Key questions to ask when deciding on the right fleet risk management technology solution

There are, what can feel like, an overwhelming number of options for businesses who are looking to choose the right fleet risk management technology. However, using the following handy list of questions, you can quickly understand what your business priorities are and subsequently arrive at a much more manageable list of choices to make the right selection for your business. Depending on the size and complexity of your organisation, you may need to ask these questions multiple times for different regions and countries and business units.

Who drives for work at your company and what vehicles do they operate? Plus what is the nature of their driving?

Seems like an obvious one! Think beyond the traditional fleet your business owns here. Make sure to consider all those employees who are driving for work - even if they may be driving personal vehicles or benefiting from a company car allowance (also referred to as your grey fleet). This process will give you a much clearer idea of how many of your staff are driving on company time. These drivers all fall under the responsibility of an employer. The business will subsequently have a duty of care for them. 

Which drivers would you like to include within the fleet risk solution(s) you select?

The answer here should ideally be all of your company’s drivers. If necessary, you may want to initially prioritise them based on region, exposure to risk and the amount of business driving they are doing. Be mindful of the pitfalls of considering a reactive solution purely for your worst drivers so, for example, a solution only for drivers with at-fault collisions in the last 12 months.   

What existing solutions do you currently have and how effective have they been?

It would be beneficial to assess what your business has previously used and how well these have performed for you. How well were these solutions implemented? Which drivers used them? What impact did they have in managing and reducing the business’ driving risk? If applicable, why were they not effective? The existing solutions you review should be quite broad and can include e-learning modules and in-person driving courses. You may also want to baseline the total amount spent on these solutions (including ongoing administration costs) and who are currently involved in the programme.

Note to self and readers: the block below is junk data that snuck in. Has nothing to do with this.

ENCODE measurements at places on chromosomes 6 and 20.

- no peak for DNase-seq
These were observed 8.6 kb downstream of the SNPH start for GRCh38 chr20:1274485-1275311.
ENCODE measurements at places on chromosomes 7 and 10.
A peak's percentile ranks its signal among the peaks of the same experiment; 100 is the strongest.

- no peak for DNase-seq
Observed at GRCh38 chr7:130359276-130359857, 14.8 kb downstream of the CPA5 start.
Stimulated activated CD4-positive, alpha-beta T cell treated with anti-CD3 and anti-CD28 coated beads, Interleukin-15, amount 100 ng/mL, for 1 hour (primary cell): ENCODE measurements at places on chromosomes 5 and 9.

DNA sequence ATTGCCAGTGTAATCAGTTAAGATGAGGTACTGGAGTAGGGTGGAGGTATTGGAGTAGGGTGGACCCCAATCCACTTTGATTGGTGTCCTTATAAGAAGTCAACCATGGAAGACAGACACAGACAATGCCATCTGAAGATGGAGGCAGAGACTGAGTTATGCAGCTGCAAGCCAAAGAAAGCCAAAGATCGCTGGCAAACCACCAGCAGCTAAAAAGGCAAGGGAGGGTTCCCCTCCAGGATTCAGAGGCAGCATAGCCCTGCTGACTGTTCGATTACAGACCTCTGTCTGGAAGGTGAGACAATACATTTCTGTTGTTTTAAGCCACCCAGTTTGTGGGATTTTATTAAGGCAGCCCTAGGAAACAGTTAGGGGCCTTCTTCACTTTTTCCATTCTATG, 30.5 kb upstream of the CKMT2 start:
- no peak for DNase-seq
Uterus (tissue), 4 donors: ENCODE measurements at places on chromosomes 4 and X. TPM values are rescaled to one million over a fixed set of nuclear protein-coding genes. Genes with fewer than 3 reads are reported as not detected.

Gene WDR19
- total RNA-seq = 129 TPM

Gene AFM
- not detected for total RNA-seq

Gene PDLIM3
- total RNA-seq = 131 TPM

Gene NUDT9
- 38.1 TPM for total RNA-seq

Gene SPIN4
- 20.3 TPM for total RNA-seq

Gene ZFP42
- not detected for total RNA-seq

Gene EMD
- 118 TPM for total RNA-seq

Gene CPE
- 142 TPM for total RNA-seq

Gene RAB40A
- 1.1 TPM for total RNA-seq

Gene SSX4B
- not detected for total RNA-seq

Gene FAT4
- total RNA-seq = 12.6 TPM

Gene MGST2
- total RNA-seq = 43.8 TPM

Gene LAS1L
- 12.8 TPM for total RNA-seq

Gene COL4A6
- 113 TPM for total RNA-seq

What are your overarching objectives for the new solution? What does success look like once you’ve implemented it?

It’s incredible the number of different things each vendor these days purports to do. The reality is each one will have one or more areas they predominantly major in, and these are where their offering will be the strongest. Focus on what are you looking to achieve, what does success for your company look like? Use this to build a list of your goals, thinking about the success factors not necessarily just a list of technical features. While the data ultimately provided by your choice of technology is important, pay special attention to how easy that will be for your business to turn into value. Avoid the pitfalls of ending up with data, which are hard to turn in to business insights and improvements.

Use these goals to help shortlist the vendors who genuinely align with the areas of focus for your business, not just those with the longest/broadest feature list. Less really can be more with a technology solution - especially with those who focus on meeting your businesses essential needs.  

Do you have differing objectives/needs/priorities for different groups of drivers?